To me, the afternoon on Day 2 was the toughest part of the walk. It continued to be uphill, and it was never-ending. When they divide the 60 miles between the 3 days, Day 2 is always the longest. If I remember correctly it was over 22 miles. You may not realize it, but those 3-4 miles can make a huge difference. As the afternoon continued, our team began to dwindle. Cheryl's blisters became unbearable, as did Kaitlyn's. Maurine had also walked much further than she should have considering that she had treatment scheduled for Monday. We encouraged people to take sweep vans so that we would all be able to walk across that finish line together. To me, that was what was truly important. I think others agreed.
We made it back to camp, albeit short a few people. Reunited with everyone, we immediately wanted to get our tents decorated. Because of the rain the night before, we were not able to decorate Friday night. We knew that we would win the contest. We pulled out all of our materials and went to town. We had crowns, flags, lanterns, our noodle princesses, and of course our incredible sign that so many of you signed. That sign was going to win us tent decorating. As we were busy at work, a fellow walker came by and asked us if we were trying to win tent decorating. Of course was our response. Then she hung her head and said she didn't know how to tell us this, but the tents had already been judged and her friend had won. What!?! No way! Not fair, not fair, not fair! She did say that we totally would have won. Although we were feeling dejected, we continued to make our mark, by letting the 3Day know that the TWP's were here to stay!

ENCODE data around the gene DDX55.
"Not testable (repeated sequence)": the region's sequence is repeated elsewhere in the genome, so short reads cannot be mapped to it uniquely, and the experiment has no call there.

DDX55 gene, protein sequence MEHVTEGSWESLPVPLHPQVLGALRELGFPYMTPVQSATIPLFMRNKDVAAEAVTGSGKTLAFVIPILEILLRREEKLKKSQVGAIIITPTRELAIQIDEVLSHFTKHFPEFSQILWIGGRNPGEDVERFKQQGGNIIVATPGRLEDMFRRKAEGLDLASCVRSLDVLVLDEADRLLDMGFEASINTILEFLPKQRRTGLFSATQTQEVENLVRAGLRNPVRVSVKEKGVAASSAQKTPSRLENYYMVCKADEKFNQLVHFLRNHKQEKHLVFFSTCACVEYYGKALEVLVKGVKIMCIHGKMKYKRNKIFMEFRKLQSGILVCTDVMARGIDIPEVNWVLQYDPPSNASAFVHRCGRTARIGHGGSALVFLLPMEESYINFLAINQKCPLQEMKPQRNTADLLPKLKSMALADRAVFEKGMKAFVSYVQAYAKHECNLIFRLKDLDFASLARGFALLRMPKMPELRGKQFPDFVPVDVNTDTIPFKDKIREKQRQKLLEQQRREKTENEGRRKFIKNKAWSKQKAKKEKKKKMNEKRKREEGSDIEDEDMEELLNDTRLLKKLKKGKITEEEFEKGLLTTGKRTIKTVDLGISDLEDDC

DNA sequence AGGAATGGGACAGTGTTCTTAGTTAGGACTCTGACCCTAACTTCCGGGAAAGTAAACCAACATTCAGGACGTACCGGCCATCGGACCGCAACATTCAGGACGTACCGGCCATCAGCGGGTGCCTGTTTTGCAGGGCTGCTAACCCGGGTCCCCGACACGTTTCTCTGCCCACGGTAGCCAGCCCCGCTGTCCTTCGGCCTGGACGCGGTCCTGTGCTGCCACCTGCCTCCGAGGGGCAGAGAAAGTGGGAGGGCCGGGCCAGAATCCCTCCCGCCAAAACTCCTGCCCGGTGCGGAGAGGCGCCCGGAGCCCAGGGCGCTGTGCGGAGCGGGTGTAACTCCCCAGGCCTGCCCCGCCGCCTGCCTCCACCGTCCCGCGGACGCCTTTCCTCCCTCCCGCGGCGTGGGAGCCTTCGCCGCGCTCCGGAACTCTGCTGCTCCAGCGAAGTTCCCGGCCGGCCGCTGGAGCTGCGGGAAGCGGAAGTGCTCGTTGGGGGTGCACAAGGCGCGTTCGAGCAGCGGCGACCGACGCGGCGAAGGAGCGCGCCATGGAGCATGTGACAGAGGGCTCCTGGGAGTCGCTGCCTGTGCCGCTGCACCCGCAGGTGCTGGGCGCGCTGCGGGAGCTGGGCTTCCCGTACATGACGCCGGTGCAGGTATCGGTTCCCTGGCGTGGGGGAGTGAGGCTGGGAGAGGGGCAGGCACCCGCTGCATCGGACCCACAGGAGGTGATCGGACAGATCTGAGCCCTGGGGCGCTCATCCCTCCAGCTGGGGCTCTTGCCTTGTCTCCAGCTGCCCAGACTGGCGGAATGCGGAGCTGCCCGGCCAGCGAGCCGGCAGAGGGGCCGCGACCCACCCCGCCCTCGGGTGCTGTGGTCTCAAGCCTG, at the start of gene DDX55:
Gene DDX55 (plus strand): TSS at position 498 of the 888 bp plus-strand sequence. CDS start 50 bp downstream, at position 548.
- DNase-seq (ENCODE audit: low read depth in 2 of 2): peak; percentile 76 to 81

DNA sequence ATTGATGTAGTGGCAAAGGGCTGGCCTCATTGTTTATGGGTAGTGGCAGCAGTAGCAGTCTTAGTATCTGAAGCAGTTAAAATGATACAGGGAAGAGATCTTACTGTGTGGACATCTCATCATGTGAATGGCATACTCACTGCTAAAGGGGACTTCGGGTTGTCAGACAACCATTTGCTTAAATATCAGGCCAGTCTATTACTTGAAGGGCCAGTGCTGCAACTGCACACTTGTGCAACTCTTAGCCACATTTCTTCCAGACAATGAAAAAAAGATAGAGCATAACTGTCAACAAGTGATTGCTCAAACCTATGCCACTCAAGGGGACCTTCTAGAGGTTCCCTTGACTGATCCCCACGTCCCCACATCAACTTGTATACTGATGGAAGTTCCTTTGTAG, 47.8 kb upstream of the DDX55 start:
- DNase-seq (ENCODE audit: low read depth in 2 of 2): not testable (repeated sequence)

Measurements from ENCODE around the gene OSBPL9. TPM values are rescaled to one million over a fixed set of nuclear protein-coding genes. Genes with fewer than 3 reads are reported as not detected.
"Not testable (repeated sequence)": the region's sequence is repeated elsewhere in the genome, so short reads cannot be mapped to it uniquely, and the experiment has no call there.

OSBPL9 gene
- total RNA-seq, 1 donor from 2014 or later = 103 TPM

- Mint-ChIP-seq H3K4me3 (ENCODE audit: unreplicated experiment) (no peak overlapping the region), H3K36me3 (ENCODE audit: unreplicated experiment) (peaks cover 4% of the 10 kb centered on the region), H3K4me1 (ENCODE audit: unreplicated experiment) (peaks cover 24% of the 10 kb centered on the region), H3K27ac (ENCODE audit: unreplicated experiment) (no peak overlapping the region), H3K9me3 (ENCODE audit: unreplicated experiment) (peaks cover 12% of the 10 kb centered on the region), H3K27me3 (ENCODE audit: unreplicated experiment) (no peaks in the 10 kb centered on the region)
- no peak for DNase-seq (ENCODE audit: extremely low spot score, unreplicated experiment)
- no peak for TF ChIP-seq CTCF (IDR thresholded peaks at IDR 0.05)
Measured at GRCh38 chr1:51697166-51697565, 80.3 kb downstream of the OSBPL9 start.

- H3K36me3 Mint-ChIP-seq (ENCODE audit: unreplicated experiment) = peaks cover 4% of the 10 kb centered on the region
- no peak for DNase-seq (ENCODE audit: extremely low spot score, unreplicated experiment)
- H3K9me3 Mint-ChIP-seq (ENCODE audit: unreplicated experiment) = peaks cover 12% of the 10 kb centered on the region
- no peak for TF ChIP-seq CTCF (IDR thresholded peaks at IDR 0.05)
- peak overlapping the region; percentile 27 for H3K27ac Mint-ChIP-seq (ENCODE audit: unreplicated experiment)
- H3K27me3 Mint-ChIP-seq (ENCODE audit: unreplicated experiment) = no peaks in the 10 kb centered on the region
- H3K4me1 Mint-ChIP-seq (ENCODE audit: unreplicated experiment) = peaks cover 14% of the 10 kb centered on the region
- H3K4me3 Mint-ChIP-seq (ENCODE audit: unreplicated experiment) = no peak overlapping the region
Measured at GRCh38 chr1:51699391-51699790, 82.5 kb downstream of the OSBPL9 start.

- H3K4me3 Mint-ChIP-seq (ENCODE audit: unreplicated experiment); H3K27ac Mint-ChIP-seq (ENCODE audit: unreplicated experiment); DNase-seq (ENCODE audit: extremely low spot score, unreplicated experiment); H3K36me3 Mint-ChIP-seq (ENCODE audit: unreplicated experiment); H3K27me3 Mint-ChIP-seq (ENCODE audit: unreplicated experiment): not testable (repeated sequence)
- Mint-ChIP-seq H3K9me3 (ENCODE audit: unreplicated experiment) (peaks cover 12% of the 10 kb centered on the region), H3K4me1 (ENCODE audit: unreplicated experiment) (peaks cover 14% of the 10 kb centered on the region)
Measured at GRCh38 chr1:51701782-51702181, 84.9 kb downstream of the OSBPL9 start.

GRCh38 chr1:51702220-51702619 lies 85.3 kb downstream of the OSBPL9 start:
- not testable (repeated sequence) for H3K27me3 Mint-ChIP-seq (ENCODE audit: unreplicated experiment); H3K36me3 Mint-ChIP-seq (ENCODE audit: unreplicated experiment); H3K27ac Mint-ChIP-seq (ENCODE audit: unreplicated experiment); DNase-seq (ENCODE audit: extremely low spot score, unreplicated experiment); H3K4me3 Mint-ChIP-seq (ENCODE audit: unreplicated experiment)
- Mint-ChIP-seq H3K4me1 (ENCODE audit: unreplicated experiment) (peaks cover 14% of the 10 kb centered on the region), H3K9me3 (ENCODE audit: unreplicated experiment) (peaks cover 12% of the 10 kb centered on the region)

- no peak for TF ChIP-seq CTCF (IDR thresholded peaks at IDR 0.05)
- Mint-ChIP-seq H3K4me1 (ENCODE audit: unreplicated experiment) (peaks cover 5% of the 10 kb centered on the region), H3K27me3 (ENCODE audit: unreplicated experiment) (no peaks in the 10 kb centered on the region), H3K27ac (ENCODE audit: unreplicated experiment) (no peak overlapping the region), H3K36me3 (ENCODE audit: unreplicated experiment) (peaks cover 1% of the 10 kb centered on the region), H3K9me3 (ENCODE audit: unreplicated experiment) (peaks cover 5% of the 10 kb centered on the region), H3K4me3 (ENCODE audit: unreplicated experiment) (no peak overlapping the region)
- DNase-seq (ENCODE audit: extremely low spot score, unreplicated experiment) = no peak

After we finished decorating, we took showers and went to dinner. Dinner was chicken cacciatore, and was very dry--not too great; however, the entertainment at the tent was fabulous. Jenne, who is the national spokesperson for the 3Day is AMAZING! She is funny and caring, all rolled into one. She just recently wrote a blog about "The Pink" and the Boston 3Day. It is truly worth reading. After the silly games that are played, my favorite part of the 3Day happens. Youth Corps, 20 kids ages 10-16 stand up and speak about why they are part of the 3Day. I've said it before, but these kids are something else. They sacrifice 4 days of their lives, raise a ton of money, and work their tails off for something that many their age never even think of. These are the kids that realize that life is precious. They all have a story, a reason they are there, and their stories are always the most powerful. No one wants to see a child affected by cancer, but each and every one of these 20 kids has had their lives changed forever because of it. Some of the stories are uplifting and talk about survival, others are just the opposite and talk about the loss of a mother, grandmother, or aunt. This was when Alexa and Dylan stood up and spoke about their moms. They were phenomenal! All of these kids are unbelievable, and there was not a dry eye in the place after they finished.